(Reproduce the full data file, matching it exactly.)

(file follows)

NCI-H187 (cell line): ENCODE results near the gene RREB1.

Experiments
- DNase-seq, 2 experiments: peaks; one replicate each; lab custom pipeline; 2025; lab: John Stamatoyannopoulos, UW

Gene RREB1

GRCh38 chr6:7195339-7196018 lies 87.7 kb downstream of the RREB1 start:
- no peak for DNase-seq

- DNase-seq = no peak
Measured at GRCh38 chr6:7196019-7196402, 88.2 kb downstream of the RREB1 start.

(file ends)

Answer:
NCI-H187 (cell line): ENCODE results near the gene RREB1.

Experiments
- DNase-seq, 2 experiments: peaks; one replicate each; lab custom pipeline; 2025; lab: John Stamatoyannopoulos, UW

Gene RREB1

GRCh38 chr6:7195339-7196018 lies 87.7 kb downstream of the RREB1 start:
- no peak for DNase-seq

- DNase-seq = no peak
Measured at GRCh38 chr6:7196019-7196402, 88.2 kb downstream of the RREB1 start.